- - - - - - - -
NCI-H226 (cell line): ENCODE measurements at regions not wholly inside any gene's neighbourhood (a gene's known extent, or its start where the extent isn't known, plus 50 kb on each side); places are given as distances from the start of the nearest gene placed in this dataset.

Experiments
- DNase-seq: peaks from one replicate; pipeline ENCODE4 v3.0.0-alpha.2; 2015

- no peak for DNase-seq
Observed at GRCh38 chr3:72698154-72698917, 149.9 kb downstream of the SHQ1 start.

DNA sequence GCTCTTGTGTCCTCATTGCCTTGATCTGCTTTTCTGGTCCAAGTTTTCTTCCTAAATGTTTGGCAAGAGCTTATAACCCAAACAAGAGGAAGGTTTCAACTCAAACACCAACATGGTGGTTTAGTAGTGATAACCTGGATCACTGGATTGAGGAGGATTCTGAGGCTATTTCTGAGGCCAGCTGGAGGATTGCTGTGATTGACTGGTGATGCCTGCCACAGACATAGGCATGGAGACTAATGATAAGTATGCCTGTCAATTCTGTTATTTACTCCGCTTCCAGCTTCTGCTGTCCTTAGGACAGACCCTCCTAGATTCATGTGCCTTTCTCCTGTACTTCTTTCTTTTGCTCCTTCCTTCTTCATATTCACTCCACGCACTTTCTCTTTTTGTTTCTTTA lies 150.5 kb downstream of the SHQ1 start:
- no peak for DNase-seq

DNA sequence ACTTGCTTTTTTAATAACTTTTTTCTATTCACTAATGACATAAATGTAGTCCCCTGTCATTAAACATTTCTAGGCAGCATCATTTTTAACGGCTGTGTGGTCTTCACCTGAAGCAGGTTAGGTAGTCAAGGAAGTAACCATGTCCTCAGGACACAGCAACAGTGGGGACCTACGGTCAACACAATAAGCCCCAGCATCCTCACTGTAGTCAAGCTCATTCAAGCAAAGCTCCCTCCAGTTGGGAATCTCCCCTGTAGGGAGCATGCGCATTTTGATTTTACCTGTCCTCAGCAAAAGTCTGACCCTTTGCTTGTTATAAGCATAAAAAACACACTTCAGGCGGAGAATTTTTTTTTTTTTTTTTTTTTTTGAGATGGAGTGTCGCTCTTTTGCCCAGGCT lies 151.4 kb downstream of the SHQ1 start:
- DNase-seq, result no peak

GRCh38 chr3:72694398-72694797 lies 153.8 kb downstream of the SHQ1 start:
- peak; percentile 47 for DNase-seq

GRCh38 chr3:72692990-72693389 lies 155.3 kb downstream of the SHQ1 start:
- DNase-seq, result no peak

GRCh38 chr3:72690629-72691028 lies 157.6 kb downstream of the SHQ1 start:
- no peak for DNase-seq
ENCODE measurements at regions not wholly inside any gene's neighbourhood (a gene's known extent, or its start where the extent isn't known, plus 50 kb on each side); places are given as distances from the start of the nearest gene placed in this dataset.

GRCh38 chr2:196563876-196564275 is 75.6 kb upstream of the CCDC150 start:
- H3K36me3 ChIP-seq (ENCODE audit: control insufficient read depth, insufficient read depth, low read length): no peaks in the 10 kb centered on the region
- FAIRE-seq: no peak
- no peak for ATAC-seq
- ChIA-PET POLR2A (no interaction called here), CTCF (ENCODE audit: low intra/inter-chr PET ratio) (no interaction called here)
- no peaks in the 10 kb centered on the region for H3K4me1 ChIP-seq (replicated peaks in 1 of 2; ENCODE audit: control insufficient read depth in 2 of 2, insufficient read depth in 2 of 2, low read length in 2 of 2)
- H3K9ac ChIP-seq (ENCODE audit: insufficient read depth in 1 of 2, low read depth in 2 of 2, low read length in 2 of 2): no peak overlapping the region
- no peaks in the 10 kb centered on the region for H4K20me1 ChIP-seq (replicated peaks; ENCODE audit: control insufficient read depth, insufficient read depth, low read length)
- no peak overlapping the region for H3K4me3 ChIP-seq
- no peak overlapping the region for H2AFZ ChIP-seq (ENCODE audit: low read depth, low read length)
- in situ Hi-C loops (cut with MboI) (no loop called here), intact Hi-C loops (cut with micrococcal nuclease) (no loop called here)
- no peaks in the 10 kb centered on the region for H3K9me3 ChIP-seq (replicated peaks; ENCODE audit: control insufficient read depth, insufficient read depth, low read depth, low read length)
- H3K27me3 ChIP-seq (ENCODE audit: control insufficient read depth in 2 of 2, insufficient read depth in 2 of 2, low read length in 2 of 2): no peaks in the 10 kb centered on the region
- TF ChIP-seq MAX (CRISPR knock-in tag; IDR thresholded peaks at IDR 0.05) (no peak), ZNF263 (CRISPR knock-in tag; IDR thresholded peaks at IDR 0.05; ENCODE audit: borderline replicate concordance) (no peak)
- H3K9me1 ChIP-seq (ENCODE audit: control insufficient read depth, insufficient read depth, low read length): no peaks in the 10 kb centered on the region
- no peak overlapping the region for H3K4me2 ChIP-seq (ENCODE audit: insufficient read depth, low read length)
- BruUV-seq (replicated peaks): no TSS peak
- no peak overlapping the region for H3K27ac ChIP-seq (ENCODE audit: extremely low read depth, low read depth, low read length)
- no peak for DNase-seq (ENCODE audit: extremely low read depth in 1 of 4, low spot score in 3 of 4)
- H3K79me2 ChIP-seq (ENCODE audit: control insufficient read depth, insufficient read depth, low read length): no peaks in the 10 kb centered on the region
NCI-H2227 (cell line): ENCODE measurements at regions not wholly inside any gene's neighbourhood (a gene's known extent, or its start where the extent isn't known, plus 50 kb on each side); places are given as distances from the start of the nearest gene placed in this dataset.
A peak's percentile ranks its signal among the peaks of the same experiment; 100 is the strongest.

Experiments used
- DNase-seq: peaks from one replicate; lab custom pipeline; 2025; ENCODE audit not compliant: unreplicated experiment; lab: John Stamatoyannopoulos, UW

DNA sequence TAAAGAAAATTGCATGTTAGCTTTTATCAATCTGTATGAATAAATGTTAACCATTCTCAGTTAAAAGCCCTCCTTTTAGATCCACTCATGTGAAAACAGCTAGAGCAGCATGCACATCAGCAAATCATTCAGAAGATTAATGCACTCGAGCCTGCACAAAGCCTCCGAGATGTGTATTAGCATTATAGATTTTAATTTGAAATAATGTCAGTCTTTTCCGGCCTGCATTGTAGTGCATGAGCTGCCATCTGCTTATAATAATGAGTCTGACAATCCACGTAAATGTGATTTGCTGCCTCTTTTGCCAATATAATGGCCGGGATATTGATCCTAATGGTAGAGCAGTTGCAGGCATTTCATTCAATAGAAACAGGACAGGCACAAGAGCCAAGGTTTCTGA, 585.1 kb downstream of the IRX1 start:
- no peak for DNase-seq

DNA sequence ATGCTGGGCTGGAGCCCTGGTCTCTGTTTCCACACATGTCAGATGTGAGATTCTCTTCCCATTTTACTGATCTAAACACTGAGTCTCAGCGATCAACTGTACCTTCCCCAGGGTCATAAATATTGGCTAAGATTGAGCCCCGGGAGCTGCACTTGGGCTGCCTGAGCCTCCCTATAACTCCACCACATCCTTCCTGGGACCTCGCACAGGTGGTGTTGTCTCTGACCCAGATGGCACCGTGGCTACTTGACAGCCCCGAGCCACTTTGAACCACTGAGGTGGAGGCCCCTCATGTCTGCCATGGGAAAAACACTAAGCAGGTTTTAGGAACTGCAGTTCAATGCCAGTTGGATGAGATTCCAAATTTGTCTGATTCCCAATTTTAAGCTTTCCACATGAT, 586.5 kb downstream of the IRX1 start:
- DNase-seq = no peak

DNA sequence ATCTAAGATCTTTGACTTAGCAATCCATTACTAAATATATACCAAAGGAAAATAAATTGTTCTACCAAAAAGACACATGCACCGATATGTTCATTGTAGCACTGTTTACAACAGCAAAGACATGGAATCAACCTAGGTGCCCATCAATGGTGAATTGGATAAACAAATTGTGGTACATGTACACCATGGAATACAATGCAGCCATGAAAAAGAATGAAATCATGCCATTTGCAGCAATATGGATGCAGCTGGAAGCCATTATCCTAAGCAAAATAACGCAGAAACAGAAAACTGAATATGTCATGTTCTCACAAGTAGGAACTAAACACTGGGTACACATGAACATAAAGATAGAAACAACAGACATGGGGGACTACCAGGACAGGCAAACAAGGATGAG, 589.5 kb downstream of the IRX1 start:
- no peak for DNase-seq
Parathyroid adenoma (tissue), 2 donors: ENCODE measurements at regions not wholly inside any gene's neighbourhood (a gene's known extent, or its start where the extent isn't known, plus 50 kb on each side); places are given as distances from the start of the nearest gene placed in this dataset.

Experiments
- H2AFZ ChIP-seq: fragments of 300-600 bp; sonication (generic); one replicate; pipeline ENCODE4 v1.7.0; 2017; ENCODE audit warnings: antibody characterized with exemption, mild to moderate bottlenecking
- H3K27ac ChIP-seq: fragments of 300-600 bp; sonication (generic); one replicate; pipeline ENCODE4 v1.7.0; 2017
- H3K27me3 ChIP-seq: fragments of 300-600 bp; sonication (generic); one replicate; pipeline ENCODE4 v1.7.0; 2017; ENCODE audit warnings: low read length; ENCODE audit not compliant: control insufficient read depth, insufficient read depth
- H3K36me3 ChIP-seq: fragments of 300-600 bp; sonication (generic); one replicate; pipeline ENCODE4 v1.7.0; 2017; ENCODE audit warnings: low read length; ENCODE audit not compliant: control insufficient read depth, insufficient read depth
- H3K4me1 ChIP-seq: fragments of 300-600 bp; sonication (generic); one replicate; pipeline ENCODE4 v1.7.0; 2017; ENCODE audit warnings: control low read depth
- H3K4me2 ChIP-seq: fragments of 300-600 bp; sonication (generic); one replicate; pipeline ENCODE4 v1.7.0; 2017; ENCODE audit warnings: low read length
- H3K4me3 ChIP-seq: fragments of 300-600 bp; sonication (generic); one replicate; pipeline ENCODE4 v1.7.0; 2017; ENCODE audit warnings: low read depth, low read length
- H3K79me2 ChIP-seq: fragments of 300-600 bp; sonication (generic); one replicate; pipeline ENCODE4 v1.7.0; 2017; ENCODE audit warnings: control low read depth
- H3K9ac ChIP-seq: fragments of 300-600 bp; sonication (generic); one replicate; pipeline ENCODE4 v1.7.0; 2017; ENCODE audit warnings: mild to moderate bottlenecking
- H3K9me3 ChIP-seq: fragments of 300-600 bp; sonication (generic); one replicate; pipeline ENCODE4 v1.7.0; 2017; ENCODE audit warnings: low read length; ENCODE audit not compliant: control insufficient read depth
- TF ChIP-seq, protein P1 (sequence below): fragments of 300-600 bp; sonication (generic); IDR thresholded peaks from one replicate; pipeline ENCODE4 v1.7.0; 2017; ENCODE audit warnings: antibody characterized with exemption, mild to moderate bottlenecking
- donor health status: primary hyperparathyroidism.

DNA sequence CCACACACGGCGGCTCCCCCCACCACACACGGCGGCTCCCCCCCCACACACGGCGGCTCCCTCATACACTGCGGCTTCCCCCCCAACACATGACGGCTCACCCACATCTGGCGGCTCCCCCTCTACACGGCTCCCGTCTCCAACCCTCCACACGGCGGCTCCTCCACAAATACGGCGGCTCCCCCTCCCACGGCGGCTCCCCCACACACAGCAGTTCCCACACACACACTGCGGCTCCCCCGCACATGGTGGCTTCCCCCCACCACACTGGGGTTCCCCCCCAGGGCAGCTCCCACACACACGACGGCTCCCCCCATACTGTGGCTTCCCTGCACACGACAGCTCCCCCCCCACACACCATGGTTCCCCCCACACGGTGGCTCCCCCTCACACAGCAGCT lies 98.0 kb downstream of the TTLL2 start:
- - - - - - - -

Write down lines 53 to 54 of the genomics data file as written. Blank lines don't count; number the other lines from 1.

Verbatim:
- H3K4me1 ChIP-seq: fragments of 300-600 bp; sonication (generic); one replicate; pipeline ENCODE4 v1.7.0; 2017; ENCODE audit warnings: control low read depth
- H3K4me2 ChIP-seq: fragments of 300-600 bp; sonication (generic); one replicate; pipeline ENCODE4 v1.7.0; 2017; ENCODE audit warnings: low read length